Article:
AUGUSTA (AP) – The Maine House of Representatives gave its seal of approval Thursday to a plan for redrawing all of its 151 electoral districts.

But Democrats and Republicans remained divided over how to shape new maps for 35 state Senate districts and Maine’s two congressional districts.

As a result, much of the decision-making may still be left up to the state supreme court for resolution. How much is uncertain, as voting in the Legislature isn’t done.

No multipart redistricting package gained bipartisan support within the 15-member apportionment commission that concluded its work a week ago.

The panel did agree on the state House plan.

Negotiators on both sides believe there is a good chance that the law court, if given the whole task to do, would be willing to accept pieces that had garnered support within the commission and the full Legislature.

If so, the House vote to approve its own redistricting Thursday could be persuasive.

The final tally in favor of the state House remapping was 127-7.

Democratic Rep. Matthew Dunlap of Old Town, who served on the apportionment panel, said the commission’s ultimate product came out of “a very long and painful process for everybody.”

In recent days, there have been indications that the process might not be over.

Senate leaders said there was a possibility that further negotiations might generate a compromise on Senate districts. And on Thursday, House Democrats opposed a new Republican proposal on congressional district mapping, but did not appear to shut the door to more discussion.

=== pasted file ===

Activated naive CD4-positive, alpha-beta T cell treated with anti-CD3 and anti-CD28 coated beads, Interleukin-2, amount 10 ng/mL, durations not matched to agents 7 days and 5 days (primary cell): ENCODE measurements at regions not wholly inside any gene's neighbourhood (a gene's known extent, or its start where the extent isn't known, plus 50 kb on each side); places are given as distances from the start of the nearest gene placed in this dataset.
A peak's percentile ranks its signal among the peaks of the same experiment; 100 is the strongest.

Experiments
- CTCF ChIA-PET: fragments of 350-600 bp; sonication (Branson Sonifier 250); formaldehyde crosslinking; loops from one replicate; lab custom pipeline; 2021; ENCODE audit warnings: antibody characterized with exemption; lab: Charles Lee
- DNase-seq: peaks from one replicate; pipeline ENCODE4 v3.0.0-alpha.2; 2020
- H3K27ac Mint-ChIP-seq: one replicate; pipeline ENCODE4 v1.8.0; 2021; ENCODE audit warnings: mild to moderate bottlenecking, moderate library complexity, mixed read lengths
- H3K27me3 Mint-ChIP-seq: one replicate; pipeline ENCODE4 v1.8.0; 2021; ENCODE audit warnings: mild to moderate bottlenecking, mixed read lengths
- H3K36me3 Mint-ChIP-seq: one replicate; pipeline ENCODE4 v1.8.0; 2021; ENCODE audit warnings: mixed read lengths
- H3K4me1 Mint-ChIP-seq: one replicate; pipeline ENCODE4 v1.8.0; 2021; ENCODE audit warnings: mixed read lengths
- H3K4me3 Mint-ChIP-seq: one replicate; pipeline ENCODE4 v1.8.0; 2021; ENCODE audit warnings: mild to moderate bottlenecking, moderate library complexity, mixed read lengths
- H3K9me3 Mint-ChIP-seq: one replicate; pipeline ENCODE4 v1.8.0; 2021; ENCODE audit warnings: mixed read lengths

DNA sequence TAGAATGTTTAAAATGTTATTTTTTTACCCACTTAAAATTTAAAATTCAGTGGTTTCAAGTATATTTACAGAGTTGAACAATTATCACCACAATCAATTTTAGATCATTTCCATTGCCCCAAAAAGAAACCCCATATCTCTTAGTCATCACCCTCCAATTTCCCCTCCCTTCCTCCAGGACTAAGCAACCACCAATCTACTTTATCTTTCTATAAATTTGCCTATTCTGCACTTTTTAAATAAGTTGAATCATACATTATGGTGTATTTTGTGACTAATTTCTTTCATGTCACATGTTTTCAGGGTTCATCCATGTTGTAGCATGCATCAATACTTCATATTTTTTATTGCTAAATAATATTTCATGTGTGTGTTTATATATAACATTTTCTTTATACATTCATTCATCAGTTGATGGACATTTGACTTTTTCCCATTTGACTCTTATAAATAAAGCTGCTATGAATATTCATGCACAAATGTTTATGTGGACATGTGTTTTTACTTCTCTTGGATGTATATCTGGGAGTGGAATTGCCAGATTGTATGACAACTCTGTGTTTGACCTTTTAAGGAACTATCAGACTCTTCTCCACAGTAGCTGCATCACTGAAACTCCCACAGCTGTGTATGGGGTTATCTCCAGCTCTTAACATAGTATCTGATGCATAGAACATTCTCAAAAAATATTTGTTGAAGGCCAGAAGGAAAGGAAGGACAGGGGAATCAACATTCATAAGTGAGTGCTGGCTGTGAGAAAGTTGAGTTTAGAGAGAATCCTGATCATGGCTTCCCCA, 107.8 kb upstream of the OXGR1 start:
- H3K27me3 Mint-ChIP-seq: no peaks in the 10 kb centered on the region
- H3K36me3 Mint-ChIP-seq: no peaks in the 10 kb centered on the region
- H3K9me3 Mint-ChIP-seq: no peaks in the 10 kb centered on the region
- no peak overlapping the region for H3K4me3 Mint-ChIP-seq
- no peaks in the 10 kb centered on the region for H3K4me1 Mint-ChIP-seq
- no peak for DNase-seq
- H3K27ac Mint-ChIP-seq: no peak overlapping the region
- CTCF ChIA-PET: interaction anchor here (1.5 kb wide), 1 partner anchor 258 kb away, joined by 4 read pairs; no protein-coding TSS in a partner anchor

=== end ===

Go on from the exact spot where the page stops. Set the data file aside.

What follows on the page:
Redistricting is required every 10 years to reflect population changes measured in the most recent federal census.

The task of redistricting was given to the state supreme court 10 years ago. But 10 years before that, the House and Senate approved a redistricting package themselves.

Enactment of plans by the Legislature requires two-thirds House and Senate majorities.

Currently, Democrats control both chambers, 18-17 in the Senate and 80-67, with one Green Independent and three unenrolled, in the House.

Data from the 2000 census showed that communities across southern Maine grew during the 1990s while population in the north dwindled.

The bipartisan state House district plan holds potential for pitting four pairs of incumbents against each other in next year’s elections.

One of the four new districts being proposed lies within the city of Portland, and the proposal to create it has drawn sharp criticism from Green Independent incumbent John Eder and some of his supporters.

AP-ES-04-10-03 1749EDT

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